Articles that mention Chicago Booth

Glassdoor for MBAs and Startups

One of the big issues with employment review websites, such as Glassdoor, is that feedback is usually submitted only by those who had a really great, or really bad, experience at a company. And feedback is so general, it doesn’t offer an accurate snapshot for people with diverse backgrounds: A business school student fresh out of undergrad sees the same salary range as someone with an MBA, for example. Smaller companies and startups without many employees, aren’t as well represented as major corporations. University of Chicago Booth startup TransparenC is hoping to change that with curated career sites. They’re starting with a website tailored to MBA students, called TransparentMBA, but they anticipate expanding their platform to law, engineering, and tech among other niche job seekers not served by general career sites like Glassdoor and Linkedin. The idea first came to Mitch Kirby, a UChicago Booth student, last fall when attempting to look for jobs post-graduation. Glassdoor felt like “information overload” he said, and most of the aggregate information didn’t give him an idea of how his qualification–an MBA from a top-ranked business school–would translate to a position or compensation. So he decided to create a platform that gave more granular information on companies and careers for MBA students (he coded it himself), and see if his classmates were interested. They were: about 50 percent of Booth students quickly signed up, he said. Profiles for companies, jobs, and industries are built through feedback that users provide, which they’re required to submit when signing up for the platform. Users can see feedback such as expected compensation, satisfaction rates, and culture fit for an MBA at a given company and position. They can also compare the experiences at the industry level. Kirby...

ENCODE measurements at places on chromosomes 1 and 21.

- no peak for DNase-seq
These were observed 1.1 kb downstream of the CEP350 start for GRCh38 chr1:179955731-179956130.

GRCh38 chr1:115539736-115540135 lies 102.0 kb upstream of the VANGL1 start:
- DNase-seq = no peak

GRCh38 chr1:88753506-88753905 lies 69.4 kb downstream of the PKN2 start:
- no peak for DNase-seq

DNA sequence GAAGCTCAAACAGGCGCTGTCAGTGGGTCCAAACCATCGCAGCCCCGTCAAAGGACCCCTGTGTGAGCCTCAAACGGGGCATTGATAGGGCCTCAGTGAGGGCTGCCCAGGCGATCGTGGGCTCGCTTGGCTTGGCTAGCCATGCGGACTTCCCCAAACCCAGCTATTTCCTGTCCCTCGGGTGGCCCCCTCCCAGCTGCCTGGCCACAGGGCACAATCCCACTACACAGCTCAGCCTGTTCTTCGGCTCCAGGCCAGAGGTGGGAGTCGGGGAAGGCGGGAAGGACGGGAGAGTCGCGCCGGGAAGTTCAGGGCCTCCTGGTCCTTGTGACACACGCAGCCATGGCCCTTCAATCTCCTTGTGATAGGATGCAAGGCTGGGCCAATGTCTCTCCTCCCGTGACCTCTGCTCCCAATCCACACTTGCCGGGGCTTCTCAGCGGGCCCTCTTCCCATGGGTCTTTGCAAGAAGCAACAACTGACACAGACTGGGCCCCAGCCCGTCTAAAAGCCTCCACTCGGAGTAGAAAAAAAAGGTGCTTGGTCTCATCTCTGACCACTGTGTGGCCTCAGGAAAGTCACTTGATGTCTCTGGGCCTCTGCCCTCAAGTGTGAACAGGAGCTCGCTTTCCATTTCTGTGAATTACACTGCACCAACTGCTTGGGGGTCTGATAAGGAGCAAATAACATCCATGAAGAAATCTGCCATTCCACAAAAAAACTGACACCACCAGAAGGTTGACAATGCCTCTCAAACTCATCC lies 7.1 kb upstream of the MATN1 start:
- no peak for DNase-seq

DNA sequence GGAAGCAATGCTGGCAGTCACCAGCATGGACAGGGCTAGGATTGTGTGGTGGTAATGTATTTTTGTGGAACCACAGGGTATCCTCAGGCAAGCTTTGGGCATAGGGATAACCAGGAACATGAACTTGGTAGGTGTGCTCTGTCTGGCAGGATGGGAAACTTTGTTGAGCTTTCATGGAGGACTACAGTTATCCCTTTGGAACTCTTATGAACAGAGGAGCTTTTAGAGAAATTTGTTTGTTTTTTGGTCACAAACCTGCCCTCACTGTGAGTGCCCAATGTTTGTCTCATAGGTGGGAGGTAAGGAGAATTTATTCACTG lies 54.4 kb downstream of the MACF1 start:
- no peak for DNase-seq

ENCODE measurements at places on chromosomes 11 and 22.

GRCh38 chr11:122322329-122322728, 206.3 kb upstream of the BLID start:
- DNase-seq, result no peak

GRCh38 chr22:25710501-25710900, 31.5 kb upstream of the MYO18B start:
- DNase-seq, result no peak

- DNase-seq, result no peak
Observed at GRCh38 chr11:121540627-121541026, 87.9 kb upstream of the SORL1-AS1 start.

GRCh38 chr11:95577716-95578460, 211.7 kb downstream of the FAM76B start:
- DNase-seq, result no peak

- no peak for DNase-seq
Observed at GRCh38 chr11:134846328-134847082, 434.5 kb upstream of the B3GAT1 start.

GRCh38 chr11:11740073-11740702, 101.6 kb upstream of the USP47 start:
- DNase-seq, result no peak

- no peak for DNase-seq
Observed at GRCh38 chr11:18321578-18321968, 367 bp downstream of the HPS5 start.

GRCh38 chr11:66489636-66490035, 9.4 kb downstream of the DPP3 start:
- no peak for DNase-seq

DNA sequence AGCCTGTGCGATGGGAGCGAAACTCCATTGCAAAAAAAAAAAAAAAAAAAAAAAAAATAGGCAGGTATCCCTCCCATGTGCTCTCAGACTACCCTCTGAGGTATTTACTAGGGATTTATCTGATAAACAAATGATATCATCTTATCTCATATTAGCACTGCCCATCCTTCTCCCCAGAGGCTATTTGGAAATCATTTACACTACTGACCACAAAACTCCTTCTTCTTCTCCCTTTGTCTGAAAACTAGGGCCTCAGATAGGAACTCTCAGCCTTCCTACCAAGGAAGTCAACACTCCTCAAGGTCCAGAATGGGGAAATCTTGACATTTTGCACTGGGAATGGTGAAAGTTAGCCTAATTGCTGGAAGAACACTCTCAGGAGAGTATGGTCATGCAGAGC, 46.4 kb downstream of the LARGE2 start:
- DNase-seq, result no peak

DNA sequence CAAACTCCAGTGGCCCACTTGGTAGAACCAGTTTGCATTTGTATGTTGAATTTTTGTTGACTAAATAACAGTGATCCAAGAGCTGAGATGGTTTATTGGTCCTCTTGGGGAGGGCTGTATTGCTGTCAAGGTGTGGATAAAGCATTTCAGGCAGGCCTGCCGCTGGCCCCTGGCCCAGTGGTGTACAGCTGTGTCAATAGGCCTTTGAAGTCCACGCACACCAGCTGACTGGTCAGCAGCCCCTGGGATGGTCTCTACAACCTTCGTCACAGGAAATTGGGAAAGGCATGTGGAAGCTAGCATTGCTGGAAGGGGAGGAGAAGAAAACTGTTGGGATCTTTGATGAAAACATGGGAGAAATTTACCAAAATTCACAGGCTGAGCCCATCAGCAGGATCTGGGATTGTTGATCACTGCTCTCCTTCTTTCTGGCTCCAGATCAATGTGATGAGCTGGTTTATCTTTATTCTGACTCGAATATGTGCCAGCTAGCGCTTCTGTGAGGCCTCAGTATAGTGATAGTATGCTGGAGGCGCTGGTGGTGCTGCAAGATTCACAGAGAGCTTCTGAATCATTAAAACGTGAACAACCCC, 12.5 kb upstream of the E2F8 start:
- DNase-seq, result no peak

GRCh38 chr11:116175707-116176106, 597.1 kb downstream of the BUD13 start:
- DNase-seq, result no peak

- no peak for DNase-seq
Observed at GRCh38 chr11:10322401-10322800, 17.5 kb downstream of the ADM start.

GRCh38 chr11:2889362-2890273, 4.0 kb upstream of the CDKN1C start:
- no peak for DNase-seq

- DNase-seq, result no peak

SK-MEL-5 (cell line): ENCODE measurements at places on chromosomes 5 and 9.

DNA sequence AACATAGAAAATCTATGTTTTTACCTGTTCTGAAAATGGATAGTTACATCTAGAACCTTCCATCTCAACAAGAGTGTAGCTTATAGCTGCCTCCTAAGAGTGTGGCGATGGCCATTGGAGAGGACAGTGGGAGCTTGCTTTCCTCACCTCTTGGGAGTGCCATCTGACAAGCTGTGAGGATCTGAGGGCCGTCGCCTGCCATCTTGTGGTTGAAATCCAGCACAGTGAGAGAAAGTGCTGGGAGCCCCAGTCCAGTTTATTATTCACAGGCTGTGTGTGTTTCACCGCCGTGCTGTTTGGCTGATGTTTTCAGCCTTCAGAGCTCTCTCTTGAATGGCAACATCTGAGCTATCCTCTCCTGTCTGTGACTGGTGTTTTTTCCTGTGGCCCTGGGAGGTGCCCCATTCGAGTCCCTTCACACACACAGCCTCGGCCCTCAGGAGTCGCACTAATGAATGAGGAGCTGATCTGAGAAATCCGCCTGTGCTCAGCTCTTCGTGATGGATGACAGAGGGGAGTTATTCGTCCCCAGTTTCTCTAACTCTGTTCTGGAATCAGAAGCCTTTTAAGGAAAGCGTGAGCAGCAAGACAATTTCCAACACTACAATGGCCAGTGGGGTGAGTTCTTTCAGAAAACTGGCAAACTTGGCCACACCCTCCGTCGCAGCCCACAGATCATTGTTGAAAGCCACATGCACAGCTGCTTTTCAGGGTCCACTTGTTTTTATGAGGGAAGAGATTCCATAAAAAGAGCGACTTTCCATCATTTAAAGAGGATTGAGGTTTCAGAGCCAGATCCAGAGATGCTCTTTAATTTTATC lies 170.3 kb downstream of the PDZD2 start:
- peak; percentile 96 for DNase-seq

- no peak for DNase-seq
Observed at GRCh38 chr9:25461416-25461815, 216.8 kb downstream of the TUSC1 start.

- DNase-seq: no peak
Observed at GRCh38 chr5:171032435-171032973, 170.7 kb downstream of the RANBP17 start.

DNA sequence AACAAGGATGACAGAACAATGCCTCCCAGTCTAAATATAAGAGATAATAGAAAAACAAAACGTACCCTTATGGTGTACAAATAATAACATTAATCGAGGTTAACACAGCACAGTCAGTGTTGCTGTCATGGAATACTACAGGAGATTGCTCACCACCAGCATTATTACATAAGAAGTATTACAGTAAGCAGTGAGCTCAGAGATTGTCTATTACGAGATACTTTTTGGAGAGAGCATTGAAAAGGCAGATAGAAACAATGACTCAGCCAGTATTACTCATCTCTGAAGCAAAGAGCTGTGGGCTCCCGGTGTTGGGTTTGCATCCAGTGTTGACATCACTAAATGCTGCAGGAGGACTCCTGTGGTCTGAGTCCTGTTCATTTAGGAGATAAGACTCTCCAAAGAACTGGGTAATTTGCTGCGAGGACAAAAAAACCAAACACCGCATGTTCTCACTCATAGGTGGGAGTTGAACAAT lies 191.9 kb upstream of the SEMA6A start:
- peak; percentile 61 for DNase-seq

Where to go to business school if you want the highest salary...

There’s more to choosing a business school than its name. Unless your primary goal is to make as much money as possible. Unlike undergraduate programs, where the schools producing the highest earners are often relatively unknown, the graduate schools with the highest-earning MBA grads are usually the ones with the biggest name recognition. When ranked by median mid-career pay, the top schools are Stanford, Harvard Business School, the University of Pennsylvania and the University of California- Berkeley, according to a report released Wednesday by PayScale.com. When schools are ranked instead by early career pay, the order changes a bit but the same schools dominate the top of the list. Two schools — the University of Chicago and the University of Texas at Austin — crack the top 10, displacing Harvard and Columbia, which have higher earnings for mid-career graduates. The strong correlation between brand recognition and pay doesn’t hold true for all graduate programs, says Katie Bardaro, director of analytics for Payscale.com. For most students, the degree and job earned will have a bigger effect on earnings than the school attended. (Consider, a public school teacher who graduated from Harvard likely won’t make much more than one who graduated from a public university.) For instance, fewer colleges and universities will offer certain technical or scientific degrees. And often, lesser known state or public schools may end up being among the best known within a particular industry, such as engineering or physics, if they have large research grants that allow for more ambitious projects, Bardaro says. MBA programs are much more commonly found on campuses across the country, she says, “so one of the things that makes people stand out is if they got their degree from this top tier...